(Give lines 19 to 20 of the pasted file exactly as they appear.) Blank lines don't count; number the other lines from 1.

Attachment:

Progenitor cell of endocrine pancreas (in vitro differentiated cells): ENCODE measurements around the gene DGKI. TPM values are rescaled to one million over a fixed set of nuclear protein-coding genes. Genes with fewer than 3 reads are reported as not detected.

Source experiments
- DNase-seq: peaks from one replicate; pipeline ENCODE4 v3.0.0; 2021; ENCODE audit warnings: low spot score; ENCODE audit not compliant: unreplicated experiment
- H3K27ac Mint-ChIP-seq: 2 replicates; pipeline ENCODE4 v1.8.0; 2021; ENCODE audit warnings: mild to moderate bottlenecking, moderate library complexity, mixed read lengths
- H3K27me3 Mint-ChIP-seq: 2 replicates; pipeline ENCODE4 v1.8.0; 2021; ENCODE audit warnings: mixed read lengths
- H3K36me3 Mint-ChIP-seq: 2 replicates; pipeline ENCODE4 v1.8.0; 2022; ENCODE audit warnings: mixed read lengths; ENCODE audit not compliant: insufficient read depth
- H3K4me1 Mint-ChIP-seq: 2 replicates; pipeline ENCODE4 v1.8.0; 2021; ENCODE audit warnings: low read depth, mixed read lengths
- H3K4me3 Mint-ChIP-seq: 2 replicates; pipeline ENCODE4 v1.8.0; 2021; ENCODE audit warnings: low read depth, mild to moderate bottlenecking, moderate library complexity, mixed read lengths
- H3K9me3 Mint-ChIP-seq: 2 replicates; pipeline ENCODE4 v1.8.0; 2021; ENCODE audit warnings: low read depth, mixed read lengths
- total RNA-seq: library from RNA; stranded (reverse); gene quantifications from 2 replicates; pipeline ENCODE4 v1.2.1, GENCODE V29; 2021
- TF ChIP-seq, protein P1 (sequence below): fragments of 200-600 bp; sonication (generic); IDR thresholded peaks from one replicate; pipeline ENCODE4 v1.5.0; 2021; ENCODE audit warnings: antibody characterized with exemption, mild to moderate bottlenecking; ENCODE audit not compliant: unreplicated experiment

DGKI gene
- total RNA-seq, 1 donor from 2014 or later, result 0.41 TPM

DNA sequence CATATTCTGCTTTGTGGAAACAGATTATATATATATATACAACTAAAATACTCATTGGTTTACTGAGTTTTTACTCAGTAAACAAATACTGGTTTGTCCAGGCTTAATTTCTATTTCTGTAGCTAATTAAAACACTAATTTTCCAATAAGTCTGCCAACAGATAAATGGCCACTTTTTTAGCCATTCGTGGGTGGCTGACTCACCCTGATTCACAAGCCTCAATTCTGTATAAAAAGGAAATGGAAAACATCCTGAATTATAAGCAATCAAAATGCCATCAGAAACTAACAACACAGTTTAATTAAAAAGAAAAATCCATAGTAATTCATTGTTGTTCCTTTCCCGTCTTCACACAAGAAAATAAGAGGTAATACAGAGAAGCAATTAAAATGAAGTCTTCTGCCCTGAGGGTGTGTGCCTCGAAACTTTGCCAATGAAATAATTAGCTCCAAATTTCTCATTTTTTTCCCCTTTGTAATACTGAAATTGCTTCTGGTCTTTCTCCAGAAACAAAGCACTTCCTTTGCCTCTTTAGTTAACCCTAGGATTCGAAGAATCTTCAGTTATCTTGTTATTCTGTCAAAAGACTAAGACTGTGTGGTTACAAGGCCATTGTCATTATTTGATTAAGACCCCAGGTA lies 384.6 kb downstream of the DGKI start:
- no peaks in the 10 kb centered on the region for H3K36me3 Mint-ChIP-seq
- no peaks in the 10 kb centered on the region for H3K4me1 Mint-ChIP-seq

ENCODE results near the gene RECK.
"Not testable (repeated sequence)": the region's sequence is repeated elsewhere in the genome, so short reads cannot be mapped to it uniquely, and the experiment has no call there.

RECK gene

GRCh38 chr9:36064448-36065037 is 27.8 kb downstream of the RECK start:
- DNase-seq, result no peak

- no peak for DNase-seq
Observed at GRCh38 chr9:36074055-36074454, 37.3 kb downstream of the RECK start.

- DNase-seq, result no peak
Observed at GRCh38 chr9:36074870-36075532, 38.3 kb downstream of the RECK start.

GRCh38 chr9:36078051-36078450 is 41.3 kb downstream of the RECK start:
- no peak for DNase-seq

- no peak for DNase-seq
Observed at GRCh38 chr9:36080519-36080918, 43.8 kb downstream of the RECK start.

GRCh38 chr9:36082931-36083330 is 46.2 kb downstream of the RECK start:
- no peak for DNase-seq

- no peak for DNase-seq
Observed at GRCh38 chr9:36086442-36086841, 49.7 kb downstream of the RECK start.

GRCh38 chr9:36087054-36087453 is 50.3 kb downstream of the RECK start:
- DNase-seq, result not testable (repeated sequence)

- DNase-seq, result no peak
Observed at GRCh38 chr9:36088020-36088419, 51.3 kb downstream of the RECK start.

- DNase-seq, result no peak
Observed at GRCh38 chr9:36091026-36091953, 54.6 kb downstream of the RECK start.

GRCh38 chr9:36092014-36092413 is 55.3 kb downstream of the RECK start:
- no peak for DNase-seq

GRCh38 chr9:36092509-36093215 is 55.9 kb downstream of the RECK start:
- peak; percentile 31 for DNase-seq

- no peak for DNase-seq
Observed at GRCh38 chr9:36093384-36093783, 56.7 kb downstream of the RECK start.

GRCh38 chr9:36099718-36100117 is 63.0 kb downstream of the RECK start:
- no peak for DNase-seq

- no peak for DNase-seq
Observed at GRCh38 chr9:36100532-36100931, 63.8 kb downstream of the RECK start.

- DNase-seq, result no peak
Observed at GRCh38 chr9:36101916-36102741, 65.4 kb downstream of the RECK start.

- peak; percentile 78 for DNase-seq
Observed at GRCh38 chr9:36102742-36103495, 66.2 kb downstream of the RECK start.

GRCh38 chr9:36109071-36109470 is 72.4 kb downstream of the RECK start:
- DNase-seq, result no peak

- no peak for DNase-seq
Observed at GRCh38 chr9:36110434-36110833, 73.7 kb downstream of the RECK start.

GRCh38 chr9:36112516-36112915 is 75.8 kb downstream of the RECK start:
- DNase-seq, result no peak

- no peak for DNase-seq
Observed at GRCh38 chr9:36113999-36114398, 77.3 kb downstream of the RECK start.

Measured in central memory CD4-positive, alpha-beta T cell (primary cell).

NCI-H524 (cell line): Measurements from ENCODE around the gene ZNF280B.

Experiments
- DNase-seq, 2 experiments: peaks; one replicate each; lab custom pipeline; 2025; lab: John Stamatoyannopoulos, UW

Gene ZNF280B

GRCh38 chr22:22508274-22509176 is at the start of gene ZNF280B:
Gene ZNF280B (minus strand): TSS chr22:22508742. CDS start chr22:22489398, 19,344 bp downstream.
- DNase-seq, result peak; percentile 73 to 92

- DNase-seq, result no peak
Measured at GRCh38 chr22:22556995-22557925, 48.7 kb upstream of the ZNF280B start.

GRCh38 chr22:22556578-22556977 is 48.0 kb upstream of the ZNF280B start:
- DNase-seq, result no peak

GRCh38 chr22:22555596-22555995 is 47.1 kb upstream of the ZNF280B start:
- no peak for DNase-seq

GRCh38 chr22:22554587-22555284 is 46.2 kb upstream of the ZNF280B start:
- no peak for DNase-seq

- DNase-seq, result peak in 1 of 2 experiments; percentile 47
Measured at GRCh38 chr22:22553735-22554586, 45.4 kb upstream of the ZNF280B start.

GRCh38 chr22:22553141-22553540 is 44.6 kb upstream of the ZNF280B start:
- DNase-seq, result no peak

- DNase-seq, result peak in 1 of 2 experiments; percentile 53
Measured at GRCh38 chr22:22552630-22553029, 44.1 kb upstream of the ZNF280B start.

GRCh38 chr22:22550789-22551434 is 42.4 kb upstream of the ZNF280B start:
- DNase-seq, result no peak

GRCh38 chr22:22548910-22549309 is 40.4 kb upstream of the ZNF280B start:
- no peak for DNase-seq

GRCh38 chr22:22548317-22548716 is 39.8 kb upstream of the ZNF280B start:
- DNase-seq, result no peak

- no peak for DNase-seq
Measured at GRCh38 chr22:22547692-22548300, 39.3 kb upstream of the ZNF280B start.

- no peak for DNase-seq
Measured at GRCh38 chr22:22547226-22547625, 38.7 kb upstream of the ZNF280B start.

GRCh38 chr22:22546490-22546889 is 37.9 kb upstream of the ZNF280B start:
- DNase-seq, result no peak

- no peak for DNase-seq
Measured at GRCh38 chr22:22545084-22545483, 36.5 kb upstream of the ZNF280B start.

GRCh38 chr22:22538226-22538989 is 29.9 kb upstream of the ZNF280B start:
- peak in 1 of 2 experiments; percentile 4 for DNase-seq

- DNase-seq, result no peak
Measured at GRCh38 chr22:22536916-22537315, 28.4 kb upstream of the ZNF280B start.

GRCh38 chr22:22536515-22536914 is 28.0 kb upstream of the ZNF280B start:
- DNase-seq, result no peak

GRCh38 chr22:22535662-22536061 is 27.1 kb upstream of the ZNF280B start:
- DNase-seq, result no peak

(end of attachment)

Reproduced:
RECK gene

GRCh38 chr9:36064448-36065037 is 27.8 kb downstream of the RECK start: